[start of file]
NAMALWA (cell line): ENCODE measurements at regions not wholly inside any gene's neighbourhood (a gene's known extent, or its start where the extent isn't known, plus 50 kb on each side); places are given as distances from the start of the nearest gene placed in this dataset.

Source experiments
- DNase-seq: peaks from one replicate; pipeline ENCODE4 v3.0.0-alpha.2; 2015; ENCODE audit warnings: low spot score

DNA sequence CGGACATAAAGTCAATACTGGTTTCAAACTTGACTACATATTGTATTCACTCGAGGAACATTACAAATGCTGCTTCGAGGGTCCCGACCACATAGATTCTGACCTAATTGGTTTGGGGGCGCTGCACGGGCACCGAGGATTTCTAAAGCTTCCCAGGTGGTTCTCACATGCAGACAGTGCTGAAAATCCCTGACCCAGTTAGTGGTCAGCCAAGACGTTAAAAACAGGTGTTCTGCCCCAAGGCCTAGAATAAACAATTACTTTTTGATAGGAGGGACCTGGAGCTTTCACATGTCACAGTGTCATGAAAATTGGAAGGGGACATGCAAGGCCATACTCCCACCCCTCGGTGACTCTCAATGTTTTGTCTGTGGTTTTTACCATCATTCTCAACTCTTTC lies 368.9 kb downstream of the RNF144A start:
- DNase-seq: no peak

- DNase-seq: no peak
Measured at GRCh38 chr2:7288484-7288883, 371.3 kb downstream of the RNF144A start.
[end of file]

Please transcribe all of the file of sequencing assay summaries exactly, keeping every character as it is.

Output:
NAMALWA (cell line): ENCODE measurements at regions not wholly inside any gene's neighbourhood (a gene's known extent, or its start where the extent isn't known, plus 50 kb on each side); places are given as distances from the start of the nearest gene placed in this dataset.

Source experiments
- DNase-seq: peaks from one replicate; pipeline ENCODE4 v3.0.0-alpha.2; 2015; ENCODE audit warnings: low spot score

DNA sequence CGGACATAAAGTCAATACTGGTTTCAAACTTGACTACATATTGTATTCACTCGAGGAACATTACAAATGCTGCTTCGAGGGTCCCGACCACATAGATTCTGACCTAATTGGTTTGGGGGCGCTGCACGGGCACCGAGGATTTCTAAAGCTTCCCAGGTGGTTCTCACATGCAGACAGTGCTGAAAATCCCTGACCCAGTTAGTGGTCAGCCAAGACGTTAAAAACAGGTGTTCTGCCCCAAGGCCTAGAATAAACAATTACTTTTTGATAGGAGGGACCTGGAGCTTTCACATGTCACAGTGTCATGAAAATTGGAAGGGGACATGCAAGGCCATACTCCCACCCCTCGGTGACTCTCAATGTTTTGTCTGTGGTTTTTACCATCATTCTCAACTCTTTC lies 368.9 kb downstream of the RNF144A start:
- DNase-seq: no peak

- DNase-seq: no peak
Measured at GRCh38 chr2:7288484-7288883, 371.3 kb downstream of the RNF144A start.